I switch to merlot in readiness for the main course, a trio of Flinders Island lamb consisting of:

- Rotisserie saddle with anchovy and seeded mustard filling,
- Leg of lamb deboned and flame cooked, and
- Pink rack of lamb point.

Trio of Flinders Island lamb...

...with luxurious jus, borlotti beans and baby potatoes

Accompaniments include bitter greens, a marvellously buttery jus that I wish to swim in, fresh borlotti beans, very good herbed, baby potatoes and a selection of mustards, horseradish and sauces. This is a beautiful product that has been cooked flawlessly; the colour is enticingly pink and each part is tender and comforting to eat, everything you hope for with lamb.

Recognition that I am full has no bearing on my appetite for dessert. We presume we'll be seeing a quintessential New York cheesecake. Rather, the star of the sweets selection is a tall, enticing trifle, with oodles of rhubarb and vanilla custard, with a brûlée lid. You don't eat it so much as excavate for it with a long spoon and it's not the ideal dish for sharing, but we've grown comfortable with the feel-good food and no-one begrudges anybody else the mess they make as they obtain their share.

The bread and butter pudding is warm and gratifying, with ample dried fruit and a dollop of exceptional clotted cream. I also enjoy the plush carrot and walnut cake, though others are underwhelmed. When we attempt to section off the tart however, the pastry proves to be extremely hard and the lemon filling is too thick to be called curd.

Lemon meringue tart and bread & butter pudding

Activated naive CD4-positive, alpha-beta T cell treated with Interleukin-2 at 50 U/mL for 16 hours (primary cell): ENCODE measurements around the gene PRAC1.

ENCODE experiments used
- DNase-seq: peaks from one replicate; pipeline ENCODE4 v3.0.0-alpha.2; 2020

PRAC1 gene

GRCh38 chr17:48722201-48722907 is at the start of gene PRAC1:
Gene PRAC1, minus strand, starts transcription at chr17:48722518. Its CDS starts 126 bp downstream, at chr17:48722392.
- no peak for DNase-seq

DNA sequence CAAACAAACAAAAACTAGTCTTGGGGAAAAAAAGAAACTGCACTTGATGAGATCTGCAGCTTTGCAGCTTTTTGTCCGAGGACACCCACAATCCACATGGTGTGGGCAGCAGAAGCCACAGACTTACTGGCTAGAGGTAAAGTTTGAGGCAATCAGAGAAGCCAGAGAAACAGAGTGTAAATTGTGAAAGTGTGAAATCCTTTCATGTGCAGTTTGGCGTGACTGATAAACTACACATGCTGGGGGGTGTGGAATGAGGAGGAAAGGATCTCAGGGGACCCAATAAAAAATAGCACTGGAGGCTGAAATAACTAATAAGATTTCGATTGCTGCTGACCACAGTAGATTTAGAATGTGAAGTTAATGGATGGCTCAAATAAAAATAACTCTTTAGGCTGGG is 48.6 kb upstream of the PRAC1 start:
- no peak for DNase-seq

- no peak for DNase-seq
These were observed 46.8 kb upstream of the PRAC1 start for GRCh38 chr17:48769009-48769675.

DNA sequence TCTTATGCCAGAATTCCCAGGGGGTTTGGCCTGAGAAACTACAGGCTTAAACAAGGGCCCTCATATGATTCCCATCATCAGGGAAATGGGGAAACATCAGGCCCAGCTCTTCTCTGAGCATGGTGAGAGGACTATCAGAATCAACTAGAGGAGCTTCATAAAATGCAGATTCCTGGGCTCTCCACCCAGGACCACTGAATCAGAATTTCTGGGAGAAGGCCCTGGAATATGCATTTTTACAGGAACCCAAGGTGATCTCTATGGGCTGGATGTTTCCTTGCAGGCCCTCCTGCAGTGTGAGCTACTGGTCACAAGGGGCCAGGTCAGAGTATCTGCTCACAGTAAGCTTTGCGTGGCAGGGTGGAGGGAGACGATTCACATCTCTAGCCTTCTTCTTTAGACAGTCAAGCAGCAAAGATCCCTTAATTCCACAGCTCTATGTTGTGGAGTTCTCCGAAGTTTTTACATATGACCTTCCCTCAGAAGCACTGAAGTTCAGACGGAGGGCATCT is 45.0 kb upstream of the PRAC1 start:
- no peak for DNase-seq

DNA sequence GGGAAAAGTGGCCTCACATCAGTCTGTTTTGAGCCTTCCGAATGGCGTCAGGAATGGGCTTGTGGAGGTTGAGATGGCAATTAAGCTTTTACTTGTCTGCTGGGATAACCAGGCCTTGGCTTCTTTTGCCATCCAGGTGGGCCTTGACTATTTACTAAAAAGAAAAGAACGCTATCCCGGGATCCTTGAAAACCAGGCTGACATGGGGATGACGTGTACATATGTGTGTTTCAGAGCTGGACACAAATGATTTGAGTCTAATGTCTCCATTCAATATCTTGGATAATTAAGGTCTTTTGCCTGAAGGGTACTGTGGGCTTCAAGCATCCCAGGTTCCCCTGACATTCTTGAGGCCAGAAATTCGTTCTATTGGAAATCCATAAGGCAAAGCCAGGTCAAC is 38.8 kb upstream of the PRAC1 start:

Carrot walnut cake w/ Chantilly cream and trifle

The essential components are there, in spite of a few missteps. Our lamb menu was pleasurable and varied, with dishes that were at times flawless (slider, trio) and challenging (I still could not bring myself to order brains of my own volition).

The Breslin is a welcome injection of personality to the Southbank dining precinct and I am hungry to see what they do with beef (hold the testicles).

Breslin Bar & Grill on Urbanspoon


  1. I understand what you mean about brains, though I do like the idea of no part of the animal going to waste.

    A "frontier" I couldn't get within 500 kms of let alone cross, however, is eyes (I know sheep's eyes are a delicacy in some places).

  2. Thanks for the heads-up on this place! Certainly looks interesting, though pity about the desserts...and also looks that all things American is becoming the new "in" thing.

  3. @Luke: Nicely done, you've reminded me of a few other things I'd have difficulty with. I've seen photos from South East Asia of containers full of fresh eyes. I think the closest I'm getting is Eye of Sauron cupcakes...

    @momoandcoco: I've since heard from the chef that he will endeavor to fix the lemon tart. And yes, if this is the new trend, I'm hopeful will see some new spins on Creole and Cajun!